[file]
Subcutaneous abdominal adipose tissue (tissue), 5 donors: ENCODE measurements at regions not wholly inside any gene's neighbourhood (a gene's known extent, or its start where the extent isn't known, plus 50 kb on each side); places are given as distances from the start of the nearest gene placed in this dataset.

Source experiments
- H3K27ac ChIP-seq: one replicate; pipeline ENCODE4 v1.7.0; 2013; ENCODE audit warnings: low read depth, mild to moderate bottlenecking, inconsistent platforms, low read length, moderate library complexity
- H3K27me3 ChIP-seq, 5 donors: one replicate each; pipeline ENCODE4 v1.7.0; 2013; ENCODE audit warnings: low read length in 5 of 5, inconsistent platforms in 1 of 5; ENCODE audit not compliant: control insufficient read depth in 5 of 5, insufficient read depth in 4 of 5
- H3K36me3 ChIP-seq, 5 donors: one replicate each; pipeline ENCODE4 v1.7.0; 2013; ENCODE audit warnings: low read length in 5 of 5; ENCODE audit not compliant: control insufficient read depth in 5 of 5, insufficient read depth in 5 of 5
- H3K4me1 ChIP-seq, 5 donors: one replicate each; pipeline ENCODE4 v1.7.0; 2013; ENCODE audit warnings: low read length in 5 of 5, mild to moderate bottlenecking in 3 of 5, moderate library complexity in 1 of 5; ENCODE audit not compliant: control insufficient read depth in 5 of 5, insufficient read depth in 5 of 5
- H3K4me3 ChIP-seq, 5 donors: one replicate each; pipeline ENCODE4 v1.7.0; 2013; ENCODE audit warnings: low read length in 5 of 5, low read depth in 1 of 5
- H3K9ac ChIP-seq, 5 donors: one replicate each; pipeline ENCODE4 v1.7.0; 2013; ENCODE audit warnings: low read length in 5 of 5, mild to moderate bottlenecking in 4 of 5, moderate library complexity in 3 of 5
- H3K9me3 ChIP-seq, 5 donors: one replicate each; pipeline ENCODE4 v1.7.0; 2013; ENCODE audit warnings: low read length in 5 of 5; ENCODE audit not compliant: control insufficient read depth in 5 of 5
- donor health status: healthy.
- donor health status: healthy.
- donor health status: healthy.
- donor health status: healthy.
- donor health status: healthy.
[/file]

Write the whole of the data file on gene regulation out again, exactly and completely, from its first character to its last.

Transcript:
Subcutaneous abdominal adipose tissue (tissue), 5 donors: ENCODE measurements at regions not wholly inside any gene's neighbourhood (a gene's known extent, or its start where the extent isn't known, plus 50 kb on each side); places are given as distances from the start of the nearest gene placed in this dataset.

Source experiments
- H3K27ac ChIP-seq: one replicate; pipeline ENCODE4 v1.7.0; 2013; ENCODE audit warnings: low read depth, mild to moderate bottlenecking, inconsistent platforms, low read length, moderate library complexity
- H3K27me3 ChIP-seq, 5 donors: one replicate each; pipeline ENCODE4 v1.7.0; 2013; ENCODE audit warnings: low read length in 5 of 5, inconsistent platforms in 1 of 5; ENCODE audit not compliant: control insufficient read depth in 5 of 5, insufficient read depth in 4 of 5
- H3K36me3 ChIP-seq, 5 donors: one replicate each; pipeline ENCODE4 v1.7.0; 2013; ENCODE audit warnings: low read length in 5 of 5; ENCODE audit not compliant: control insufficient read depth in 5 of 5, insufficient read depth in 5 of 5
- H3K4me1 ChIP-seq, 5 donors: one replicate each; pipeline ENCODE4 v1.7.0; 2013; ENCODE audit warnings: low read length in 5 of 5, mild to moderate bottlenecking in 3 of 5, moderate library complexity in 1 of 5; ENCODE audit not compliant: control insufficient read depth in 5 of 5, insufficient read depth in 5 of 5
- H3K4me3 ChIP-seq, 5 donors: one replicate each; pipeline ENCODE4 v1.7.0; 2013; ENCODE audit warnings: low read length in 5 of 5, low read depth in 1 of 5
- H3K9ac ChIP-seq, 5 donors: one replicate each; pipeline ENCODE4 v1.7.0; 2013; ENCODE audit warnings: low read length in 5 of 5, mild to moderate bottlenecking in 4 of 5, moderate library complexity in 3 of 5
- H3K9me3 ChIP-seq, 5 donors: one replicate each; pipeline ENCODE4 v1.7.0; 2013; ENCODE audit warnings: low read length in 5 of 5; ENCODE audit not compliant: control insufficient read depth in 5 of 5
- donor health status: healthy.
- donor health status: healthy.
- donor health status: healthy.
- donor health status: healthy.
- donor health status: healthy.